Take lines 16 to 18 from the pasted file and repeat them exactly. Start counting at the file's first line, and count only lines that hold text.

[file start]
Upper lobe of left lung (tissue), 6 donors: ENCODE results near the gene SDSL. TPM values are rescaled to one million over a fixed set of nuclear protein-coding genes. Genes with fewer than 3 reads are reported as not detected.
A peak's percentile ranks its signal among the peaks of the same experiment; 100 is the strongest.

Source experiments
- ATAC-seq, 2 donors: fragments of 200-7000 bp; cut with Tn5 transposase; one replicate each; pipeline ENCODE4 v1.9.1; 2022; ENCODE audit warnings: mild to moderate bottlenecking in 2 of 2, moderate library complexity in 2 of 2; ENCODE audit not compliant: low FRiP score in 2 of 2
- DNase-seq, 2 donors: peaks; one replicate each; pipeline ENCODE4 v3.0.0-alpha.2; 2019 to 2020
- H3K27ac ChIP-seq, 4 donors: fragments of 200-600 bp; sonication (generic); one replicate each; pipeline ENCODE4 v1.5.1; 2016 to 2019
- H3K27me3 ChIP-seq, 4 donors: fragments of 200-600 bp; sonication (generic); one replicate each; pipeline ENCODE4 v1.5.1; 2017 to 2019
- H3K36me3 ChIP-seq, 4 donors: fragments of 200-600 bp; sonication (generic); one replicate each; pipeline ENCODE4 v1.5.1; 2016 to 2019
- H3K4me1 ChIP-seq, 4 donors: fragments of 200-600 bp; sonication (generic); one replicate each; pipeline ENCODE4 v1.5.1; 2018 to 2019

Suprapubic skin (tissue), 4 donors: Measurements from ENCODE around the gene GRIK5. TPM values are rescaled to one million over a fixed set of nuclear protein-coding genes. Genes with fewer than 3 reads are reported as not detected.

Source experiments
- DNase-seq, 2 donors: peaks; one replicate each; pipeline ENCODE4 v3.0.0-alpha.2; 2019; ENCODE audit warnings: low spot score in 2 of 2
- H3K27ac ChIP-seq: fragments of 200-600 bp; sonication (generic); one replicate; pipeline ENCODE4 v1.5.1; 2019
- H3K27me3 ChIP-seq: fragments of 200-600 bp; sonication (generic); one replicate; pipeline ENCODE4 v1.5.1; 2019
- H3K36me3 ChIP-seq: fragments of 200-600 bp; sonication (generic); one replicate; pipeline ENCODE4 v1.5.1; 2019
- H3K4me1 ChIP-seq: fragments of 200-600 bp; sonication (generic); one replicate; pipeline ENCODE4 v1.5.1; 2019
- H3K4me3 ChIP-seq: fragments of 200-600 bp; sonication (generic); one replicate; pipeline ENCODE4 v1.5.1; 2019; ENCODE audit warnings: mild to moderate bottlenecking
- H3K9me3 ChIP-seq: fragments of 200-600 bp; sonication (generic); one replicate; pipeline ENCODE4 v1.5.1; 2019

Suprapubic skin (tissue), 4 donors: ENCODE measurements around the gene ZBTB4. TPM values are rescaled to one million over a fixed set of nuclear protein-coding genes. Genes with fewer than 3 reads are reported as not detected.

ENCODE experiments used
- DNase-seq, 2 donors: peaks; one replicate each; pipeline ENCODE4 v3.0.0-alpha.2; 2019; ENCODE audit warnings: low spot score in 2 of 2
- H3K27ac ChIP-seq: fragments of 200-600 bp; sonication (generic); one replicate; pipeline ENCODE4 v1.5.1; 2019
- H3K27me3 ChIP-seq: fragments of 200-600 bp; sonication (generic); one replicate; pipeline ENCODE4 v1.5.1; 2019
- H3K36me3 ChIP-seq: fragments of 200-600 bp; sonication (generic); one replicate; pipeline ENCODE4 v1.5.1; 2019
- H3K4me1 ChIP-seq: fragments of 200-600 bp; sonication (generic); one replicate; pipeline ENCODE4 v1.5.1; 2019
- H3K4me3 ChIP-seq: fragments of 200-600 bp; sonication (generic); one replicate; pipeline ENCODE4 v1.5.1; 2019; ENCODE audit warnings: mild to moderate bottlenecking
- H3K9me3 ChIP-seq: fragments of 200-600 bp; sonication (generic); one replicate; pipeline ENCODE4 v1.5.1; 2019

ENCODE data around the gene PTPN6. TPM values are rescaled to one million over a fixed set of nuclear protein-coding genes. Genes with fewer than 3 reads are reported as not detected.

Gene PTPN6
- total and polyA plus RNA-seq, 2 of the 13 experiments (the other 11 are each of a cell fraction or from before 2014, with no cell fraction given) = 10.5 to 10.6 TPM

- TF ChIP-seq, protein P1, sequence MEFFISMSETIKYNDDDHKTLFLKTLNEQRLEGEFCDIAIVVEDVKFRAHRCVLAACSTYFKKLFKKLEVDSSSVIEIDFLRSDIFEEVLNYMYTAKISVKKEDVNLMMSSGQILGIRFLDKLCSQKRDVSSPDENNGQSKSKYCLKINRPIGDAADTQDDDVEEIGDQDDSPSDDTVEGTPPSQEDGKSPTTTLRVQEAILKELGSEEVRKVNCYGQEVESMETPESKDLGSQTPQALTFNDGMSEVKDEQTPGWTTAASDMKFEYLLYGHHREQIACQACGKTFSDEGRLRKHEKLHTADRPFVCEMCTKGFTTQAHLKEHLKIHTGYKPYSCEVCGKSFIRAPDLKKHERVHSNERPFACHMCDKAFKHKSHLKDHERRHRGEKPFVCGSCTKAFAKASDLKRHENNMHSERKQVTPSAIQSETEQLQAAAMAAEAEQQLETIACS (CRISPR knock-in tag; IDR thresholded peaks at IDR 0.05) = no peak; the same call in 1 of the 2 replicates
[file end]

- H3K4me1 ChIP-seq: fragments of 200-600 bp; sonication (generic); one replicate; pipeline ENCODE4 v1.5.1; 2019
- H3K4me3 ChIP-seq: fragments of 200-600 bp; sonication (generic); one replicate; pipeline ENCODE4 v1.5.1; 2019; ENCODE audit warnings: mild to moderate bottlenecking
- H3K9me3 ChIP-seq: fragments of 200-600 bp; sonication (generic); one replicate; pipeline ENCODE4 v1.5.1; 2019